Grappa, Marc

Appears in
On Food and Cooking

By Harold McGee

Published 2004

  • About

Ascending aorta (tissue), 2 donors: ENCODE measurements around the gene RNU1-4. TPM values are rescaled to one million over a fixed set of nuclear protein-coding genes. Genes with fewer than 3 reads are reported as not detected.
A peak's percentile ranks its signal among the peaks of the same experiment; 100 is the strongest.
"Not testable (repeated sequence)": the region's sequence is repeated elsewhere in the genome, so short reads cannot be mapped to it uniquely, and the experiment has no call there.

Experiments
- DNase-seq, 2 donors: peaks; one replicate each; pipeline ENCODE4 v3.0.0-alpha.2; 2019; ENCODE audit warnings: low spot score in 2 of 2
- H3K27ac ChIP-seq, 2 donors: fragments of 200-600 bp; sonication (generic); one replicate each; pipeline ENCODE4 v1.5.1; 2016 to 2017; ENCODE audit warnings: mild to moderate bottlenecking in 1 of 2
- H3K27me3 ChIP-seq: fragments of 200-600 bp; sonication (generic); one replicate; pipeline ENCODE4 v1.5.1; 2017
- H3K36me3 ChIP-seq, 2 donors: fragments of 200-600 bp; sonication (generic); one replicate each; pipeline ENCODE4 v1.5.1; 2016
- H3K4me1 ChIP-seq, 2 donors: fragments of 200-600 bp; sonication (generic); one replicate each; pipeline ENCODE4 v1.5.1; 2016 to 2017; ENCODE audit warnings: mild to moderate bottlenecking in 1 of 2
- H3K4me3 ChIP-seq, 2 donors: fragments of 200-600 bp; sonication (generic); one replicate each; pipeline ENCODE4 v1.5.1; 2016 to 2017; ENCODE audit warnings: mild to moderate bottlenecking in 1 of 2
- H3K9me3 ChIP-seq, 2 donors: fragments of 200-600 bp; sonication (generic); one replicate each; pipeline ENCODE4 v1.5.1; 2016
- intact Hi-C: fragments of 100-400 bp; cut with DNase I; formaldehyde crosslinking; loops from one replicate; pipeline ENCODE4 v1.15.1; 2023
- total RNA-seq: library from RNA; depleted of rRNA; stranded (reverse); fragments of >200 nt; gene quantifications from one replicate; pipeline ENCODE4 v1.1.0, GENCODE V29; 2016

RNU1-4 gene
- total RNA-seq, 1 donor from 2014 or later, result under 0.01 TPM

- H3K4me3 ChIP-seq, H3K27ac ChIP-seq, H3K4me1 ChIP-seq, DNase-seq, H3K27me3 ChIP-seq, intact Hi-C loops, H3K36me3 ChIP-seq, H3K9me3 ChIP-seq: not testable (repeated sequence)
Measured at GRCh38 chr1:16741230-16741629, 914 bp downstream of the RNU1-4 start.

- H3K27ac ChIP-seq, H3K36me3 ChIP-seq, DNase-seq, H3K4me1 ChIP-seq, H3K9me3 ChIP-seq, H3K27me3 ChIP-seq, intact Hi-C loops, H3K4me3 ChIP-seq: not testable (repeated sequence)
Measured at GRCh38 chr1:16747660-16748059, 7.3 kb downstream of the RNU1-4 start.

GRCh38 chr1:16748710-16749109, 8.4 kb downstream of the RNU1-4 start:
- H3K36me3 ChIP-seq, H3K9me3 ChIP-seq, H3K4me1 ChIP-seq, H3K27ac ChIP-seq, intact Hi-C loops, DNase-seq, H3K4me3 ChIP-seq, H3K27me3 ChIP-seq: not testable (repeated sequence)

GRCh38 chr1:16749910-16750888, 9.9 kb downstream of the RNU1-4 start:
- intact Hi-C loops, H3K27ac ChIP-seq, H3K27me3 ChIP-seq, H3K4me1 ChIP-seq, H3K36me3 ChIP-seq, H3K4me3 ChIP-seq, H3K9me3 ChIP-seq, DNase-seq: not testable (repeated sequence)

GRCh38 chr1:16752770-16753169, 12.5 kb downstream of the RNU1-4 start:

These are the Italian and French names for spirits distilled from pomace, the residue of grape skins and pulp, seeds and stems left behind when wine grapes are pressed. These drinks were born from frugality, as a way of getting the most out of the grapes. The solid remains still have juice, sugar, and flavor in them, so with some water and another period of fermentation, they generate alcohol and flavors that can then be concentrated by distillation, leaving behind the harsh astringency and bitterness. Pomace distillates were very much a by-product, usually distilled just once and often without diverting the heads and tails, and were bottled as is: so they were strong and harsh, something to warm and stimulate the vineyard workers, but not something to savor. In the last few decades, producers have been distilling more selectively and sometimes aging the results to make a fine drink.